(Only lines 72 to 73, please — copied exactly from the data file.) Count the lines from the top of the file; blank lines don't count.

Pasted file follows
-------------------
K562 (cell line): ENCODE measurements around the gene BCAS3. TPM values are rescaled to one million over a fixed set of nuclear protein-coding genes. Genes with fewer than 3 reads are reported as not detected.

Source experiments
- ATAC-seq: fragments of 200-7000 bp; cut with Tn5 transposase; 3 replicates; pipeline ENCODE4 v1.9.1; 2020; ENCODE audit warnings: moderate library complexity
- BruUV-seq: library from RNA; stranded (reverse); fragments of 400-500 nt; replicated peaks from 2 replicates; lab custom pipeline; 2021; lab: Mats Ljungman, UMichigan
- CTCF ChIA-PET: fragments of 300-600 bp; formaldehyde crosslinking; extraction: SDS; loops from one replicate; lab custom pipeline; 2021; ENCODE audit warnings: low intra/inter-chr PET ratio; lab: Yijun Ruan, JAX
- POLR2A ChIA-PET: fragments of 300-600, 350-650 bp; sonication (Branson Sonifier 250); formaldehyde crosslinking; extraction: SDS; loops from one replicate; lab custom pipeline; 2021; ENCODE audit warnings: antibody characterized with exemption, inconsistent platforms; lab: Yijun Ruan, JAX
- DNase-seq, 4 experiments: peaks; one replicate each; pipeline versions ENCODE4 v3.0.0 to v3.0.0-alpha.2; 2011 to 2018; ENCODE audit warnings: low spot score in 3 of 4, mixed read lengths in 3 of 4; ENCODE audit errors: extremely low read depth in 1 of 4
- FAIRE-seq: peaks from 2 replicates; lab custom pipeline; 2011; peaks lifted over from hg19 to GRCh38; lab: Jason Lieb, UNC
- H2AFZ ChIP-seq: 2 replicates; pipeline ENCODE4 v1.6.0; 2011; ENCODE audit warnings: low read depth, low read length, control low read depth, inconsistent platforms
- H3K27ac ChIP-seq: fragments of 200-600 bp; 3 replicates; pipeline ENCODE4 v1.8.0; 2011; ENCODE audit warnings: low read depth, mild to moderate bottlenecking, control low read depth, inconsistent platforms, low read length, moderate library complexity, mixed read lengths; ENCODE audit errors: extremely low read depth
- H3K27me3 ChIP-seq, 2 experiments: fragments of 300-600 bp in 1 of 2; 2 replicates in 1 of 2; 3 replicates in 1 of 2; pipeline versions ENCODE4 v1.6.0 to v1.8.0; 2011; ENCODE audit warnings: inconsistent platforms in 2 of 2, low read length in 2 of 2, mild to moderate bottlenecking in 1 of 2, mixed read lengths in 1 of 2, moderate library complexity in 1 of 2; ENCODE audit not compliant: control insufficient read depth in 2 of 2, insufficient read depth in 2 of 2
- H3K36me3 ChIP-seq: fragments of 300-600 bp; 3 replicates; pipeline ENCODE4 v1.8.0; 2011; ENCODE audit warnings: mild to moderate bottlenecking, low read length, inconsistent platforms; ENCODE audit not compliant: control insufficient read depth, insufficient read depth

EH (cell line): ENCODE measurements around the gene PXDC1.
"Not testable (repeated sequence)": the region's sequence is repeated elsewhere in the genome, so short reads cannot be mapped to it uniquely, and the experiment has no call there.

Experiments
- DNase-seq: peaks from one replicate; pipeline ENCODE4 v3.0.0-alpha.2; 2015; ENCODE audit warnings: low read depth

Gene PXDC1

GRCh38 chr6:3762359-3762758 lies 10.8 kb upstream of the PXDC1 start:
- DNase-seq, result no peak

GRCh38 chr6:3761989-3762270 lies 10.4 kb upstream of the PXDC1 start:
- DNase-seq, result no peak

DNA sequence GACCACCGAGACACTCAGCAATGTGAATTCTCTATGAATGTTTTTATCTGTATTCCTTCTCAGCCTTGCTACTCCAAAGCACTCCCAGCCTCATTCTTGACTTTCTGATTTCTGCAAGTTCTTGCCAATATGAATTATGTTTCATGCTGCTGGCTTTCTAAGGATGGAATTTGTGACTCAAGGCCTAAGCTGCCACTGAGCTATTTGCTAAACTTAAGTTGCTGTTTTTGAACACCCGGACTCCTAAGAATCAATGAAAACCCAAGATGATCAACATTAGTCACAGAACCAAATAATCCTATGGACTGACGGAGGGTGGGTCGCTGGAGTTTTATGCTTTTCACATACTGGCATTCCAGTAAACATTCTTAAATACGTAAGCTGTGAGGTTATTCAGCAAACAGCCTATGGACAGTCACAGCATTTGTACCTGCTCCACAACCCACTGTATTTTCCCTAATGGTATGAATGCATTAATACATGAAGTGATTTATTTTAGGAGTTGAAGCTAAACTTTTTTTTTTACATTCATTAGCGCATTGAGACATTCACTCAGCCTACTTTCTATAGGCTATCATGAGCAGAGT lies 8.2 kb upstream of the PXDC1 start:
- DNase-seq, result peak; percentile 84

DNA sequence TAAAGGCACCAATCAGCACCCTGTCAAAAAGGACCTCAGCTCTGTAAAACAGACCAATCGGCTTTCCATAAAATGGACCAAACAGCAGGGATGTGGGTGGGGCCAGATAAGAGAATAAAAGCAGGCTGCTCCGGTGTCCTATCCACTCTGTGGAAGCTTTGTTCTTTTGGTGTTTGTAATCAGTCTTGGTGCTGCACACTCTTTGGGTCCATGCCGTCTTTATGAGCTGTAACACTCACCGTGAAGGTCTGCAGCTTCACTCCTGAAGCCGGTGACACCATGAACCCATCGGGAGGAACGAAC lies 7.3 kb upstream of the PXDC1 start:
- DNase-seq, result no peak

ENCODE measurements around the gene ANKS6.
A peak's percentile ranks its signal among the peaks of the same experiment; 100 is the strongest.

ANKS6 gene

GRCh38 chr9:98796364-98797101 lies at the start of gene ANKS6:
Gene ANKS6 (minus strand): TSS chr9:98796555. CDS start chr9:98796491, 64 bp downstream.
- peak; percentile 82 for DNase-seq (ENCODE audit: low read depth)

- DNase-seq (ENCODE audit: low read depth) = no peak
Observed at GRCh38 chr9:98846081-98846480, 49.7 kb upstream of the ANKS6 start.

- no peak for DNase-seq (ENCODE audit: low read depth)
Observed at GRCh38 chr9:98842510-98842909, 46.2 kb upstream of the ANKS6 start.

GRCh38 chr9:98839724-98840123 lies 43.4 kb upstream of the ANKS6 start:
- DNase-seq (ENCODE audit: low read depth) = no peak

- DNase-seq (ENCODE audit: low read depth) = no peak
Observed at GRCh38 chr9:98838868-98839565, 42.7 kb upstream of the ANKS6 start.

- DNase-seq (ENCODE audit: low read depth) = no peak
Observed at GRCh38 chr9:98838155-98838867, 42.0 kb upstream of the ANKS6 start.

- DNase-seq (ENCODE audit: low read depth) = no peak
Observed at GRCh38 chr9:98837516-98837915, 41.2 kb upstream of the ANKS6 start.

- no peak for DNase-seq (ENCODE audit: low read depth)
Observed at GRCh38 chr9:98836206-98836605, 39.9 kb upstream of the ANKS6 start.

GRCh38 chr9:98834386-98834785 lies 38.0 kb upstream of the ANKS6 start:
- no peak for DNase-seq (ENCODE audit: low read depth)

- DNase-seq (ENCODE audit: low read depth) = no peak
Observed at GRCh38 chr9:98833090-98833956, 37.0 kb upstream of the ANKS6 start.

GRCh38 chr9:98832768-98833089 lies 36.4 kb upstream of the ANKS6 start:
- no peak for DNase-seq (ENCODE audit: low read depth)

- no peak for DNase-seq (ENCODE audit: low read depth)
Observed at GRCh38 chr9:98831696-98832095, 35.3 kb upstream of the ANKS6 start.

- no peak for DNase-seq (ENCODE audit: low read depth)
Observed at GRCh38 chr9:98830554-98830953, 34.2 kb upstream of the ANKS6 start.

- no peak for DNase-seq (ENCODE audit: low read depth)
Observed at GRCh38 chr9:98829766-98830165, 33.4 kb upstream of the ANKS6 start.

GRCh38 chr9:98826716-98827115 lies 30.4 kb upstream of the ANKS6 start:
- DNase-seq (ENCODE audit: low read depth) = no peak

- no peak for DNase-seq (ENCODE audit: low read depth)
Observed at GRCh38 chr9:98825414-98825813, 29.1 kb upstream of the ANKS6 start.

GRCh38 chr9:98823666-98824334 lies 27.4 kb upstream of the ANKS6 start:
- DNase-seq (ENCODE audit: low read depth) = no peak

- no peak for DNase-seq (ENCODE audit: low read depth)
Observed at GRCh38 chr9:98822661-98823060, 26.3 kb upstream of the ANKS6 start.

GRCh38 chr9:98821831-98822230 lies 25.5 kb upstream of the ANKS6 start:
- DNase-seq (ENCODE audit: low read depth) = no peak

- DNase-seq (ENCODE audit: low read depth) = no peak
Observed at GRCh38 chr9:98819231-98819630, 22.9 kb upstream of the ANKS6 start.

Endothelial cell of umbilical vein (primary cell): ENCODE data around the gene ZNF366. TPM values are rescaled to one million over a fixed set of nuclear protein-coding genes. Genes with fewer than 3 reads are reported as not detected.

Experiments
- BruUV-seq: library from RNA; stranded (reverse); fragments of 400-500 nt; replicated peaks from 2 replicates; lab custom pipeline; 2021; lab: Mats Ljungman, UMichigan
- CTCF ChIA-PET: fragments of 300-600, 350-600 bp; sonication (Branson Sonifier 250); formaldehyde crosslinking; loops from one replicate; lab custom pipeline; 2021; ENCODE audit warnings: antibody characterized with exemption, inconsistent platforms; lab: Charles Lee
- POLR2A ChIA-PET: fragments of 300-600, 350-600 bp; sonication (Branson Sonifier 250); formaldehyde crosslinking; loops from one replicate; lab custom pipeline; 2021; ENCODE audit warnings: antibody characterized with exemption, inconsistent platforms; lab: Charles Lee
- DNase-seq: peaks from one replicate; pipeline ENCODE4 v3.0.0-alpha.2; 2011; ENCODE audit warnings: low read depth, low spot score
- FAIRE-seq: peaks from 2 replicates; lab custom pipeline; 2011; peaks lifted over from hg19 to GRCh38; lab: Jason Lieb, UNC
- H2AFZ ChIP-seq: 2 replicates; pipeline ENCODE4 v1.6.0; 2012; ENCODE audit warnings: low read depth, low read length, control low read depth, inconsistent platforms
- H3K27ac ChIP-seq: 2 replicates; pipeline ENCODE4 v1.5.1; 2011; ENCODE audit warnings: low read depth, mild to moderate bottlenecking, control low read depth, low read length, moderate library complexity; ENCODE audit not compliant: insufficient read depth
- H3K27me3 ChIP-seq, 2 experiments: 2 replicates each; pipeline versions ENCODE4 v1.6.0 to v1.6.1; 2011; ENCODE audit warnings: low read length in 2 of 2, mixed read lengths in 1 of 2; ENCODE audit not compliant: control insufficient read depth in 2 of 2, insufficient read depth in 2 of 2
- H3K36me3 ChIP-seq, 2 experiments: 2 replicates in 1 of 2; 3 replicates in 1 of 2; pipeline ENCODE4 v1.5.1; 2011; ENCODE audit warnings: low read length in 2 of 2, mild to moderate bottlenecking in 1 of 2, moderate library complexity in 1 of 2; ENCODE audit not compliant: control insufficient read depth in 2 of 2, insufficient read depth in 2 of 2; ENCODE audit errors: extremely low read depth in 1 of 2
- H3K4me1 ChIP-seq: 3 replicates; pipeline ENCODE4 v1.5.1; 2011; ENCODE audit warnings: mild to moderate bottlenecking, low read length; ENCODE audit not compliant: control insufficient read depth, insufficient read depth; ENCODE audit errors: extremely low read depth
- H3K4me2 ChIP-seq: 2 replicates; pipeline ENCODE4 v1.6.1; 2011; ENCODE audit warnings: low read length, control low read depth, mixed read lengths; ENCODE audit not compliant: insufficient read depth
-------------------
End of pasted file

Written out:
- BruUV-seq: library from RNA; stranded (reverse); fragments of 400-500 nt; replicated peaks from 2 replicates; lab custom pipeline; 2021; lab: Mats Ljungman, UMichigan
- CTCF ChIA-PET: fragments of 300-600, 350-600 bp; sonication (Branson Sonifier 250); formaldehyde crosslinking; loops from one replicate; lab custom pipeline; 2021; ENCODE audit warnings: antibody characterized with exemption, inconsistent platforms; lab: Charles Lee